Many workers in human services, she told me, are reluctant to provide data that would be useful to improve the services. She’d like to track homeless people as they move from one jurisdiction to another for instance, to provide better continuity of service and find out what works and what doesn’t. The agency staff are afraid that sinister forces within government will misuse data. While we have no lack of sinister forces in government, it appears that the people needing human services are more at risk of snooping by random staff people, facilitated by the awful security practices just mentioned.
I’m not surprised that employees would treat passwords as just one of the many random impediments they have to bypass each day to do their jobs. Given how many regulations reflect political grandstanding rather than life on the street, and how many well-meaning regulations outlive their usefulness, workers have to interpret the rules in a (shall we say) creative manner. I’m sure many employees in private industry get through the day the same way; it’s not limited to government. But an even deeper issue is at work.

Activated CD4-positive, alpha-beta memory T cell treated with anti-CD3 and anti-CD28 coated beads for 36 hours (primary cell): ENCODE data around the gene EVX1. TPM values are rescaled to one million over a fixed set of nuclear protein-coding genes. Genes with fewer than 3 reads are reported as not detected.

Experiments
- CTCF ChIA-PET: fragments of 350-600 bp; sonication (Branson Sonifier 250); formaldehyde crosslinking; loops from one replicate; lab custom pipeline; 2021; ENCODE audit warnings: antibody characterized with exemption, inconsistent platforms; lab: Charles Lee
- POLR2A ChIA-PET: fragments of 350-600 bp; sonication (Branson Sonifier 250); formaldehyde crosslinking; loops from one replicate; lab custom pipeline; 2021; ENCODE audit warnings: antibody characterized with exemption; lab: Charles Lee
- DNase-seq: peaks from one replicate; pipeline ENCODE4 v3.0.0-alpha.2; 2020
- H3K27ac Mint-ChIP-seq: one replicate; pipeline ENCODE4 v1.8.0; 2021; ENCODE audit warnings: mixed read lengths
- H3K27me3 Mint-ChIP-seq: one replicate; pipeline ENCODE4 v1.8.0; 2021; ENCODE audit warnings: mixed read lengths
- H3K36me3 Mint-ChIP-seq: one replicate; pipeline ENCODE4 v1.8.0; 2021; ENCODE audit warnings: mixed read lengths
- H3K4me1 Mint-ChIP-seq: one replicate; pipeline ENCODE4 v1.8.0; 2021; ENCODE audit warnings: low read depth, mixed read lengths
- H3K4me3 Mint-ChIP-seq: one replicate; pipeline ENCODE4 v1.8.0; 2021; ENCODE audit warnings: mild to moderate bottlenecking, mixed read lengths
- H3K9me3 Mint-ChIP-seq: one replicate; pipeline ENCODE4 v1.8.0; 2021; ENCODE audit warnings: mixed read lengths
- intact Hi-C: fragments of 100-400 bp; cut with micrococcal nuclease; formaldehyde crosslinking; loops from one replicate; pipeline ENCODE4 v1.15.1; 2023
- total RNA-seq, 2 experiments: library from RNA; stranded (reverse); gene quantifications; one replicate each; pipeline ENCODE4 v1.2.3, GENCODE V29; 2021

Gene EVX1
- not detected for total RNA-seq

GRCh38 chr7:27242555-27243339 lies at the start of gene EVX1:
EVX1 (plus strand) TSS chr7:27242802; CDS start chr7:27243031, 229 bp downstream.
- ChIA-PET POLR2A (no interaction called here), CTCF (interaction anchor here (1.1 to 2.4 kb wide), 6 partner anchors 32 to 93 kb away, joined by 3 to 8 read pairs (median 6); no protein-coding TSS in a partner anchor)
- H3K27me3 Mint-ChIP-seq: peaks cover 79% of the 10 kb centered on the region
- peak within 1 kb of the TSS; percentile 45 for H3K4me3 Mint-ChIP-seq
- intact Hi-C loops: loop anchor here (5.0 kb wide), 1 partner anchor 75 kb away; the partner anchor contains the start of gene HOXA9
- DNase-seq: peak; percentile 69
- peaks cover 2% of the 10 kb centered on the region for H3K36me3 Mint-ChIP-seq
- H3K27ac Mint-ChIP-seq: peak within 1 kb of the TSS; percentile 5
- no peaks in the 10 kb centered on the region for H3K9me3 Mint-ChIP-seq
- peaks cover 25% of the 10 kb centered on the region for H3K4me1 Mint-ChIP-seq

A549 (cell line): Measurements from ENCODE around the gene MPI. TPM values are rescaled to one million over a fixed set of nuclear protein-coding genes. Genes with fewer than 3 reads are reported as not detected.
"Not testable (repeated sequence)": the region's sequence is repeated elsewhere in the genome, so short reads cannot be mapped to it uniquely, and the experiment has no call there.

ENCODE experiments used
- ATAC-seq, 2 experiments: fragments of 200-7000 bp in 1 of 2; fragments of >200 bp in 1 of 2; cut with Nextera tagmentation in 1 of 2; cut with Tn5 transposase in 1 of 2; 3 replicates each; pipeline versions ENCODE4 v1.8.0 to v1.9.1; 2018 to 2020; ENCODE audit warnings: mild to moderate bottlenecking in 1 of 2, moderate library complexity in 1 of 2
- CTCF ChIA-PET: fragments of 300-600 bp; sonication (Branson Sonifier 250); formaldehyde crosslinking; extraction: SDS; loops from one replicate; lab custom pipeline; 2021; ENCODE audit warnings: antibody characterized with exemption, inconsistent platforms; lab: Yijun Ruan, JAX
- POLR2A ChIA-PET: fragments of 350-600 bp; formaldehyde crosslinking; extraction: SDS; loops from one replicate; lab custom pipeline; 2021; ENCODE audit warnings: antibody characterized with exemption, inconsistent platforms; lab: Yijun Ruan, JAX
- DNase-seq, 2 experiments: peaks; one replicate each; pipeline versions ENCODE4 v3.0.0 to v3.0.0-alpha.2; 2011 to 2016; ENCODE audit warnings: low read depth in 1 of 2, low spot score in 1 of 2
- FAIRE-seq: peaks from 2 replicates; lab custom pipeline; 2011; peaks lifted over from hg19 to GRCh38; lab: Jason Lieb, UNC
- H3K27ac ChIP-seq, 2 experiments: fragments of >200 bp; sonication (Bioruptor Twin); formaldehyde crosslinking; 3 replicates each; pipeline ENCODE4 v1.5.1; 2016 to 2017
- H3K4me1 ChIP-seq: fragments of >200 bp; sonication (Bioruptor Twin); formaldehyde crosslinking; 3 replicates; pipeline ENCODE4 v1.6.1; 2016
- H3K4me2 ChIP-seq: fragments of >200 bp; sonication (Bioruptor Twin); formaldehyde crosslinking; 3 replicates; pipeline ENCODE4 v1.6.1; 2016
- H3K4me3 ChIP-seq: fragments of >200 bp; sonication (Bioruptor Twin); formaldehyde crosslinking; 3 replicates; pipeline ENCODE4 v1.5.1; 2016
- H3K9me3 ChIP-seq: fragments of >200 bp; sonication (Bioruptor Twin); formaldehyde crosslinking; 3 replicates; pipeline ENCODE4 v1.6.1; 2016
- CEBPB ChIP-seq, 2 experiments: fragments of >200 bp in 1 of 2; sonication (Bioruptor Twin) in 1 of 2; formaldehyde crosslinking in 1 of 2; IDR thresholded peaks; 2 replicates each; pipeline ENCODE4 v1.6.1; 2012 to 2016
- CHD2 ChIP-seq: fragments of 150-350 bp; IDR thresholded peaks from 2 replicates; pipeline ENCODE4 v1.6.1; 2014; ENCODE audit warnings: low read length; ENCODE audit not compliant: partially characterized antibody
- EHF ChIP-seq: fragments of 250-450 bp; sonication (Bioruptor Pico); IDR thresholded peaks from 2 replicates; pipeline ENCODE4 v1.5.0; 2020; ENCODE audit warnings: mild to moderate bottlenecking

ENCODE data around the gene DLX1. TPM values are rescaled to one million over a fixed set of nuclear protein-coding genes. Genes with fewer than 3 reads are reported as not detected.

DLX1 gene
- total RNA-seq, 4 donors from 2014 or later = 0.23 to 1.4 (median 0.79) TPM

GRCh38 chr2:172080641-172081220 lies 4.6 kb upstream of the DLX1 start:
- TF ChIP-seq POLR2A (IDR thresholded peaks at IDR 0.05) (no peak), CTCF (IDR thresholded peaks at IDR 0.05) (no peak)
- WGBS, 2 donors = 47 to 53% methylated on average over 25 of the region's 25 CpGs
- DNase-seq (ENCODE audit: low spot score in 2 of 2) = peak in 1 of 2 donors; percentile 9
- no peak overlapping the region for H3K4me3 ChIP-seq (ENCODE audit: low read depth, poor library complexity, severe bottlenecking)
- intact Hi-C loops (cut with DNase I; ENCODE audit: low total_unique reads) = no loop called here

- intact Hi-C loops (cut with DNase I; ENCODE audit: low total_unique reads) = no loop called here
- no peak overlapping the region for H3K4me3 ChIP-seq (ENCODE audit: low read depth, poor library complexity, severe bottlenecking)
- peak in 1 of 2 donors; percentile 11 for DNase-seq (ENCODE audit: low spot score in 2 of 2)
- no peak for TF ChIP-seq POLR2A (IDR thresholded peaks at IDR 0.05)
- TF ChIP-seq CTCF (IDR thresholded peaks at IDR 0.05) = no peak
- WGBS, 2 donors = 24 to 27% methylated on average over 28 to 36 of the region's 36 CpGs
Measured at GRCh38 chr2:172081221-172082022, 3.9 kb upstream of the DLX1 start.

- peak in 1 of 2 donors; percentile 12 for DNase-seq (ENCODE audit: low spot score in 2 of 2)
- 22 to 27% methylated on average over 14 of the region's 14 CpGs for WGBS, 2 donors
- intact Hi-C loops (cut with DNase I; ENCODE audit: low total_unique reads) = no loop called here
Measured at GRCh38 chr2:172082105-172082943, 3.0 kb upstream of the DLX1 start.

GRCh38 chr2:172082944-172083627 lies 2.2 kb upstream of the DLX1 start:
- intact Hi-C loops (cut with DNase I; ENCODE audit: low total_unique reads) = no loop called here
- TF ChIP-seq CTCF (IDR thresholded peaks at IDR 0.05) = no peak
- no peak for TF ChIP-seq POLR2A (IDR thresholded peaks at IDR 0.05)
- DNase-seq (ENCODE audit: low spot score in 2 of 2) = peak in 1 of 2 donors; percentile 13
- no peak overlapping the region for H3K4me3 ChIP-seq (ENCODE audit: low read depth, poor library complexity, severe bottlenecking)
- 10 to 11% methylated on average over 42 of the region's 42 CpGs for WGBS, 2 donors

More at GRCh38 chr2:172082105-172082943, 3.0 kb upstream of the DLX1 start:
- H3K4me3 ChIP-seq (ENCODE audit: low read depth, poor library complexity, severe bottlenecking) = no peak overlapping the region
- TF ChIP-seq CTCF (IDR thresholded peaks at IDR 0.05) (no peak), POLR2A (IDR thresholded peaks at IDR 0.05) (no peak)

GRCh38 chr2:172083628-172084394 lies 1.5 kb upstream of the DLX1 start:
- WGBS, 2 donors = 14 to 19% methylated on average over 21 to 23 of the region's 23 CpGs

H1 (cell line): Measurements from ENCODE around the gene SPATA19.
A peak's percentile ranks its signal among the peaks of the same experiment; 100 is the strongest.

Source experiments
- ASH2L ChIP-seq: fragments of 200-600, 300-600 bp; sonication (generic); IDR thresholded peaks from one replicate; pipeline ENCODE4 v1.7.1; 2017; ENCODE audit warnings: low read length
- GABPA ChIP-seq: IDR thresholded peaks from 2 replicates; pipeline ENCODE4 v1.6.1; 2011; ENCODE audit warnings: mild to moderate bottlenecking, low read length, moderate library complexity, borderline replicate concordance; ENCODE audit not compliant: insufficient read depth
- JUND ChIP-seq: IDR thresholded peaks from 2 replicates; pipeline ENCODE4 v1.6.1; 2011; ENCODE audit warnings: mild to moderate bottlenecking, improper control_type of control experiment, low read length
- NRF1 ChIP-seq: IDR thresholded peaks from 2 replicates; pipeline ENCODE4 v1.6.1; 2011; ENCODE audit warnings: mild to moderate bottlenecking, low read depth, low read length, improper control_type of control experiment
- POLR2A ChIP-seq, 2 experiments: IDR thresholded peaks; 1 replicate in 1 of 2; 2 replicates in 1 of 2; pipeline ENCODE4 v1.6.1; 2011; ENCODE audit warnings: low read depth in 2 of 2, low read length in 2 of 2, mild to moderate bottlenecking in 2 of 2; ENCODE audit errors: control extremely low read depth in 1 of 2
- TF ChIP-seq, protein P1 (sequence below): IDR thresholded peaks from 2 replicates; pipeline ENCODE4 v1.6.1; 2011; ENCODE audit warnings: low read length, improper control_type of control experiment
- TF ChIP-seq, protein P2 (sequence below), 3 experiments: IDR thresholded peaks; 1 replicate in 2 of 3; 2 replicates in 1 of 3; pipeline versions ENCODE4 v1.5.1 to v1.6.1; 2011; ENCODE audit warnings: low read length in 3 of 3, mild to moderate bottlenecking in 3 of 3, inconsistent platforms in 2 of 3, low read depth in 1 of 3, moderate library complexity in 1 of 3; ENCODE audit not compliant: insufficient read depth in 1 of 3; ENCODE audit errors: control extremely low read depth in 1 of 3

Security systems are, to many ill-trained workers, indistinguishable from the other odd computing annoyances they suffer from every day. From the beginning of data centers over fifty years ago, we’ve felt that computer systems were impersonal and somewhat supernatural. Like too many government regulations, we’re never told why the rules in place, and nobody can seem to update them.
To this day, our passivity is reinforced by designers’ rigidity. We perform a certain operation fifty times a day and still have to press a button in an “Are you sure?” dialog box. We have to go to one menu to enter a header on a document, and another menu far away to add fields to that header. We assume that elements of Microsoft Office’s interface take on the immutability of a force of nature (and reproduce those elements in all sorts of other products) until suddenly a new release changes them.
It becomes inconceivable that a particular element of our daily computing, such as a requirement to enter a password, might actually have been rationally designed by some human being and put in to protect us.
Luckily, savvy computer users complain. They also call for more adaptable systems. I know that the drive in the computer industry nowadays is to make systems more intuitive and easier to use, but I don’t know whether we can anticipate the needs of every user enough to achieve those goals. What we can do it make systems more open, document them better, and make them easier to change. And then maybe employees will start to become responsible guardians of security procedures. As a security researcher at CERT confirmed for me recently, no computer system can be secure if the end-user undermines the policy.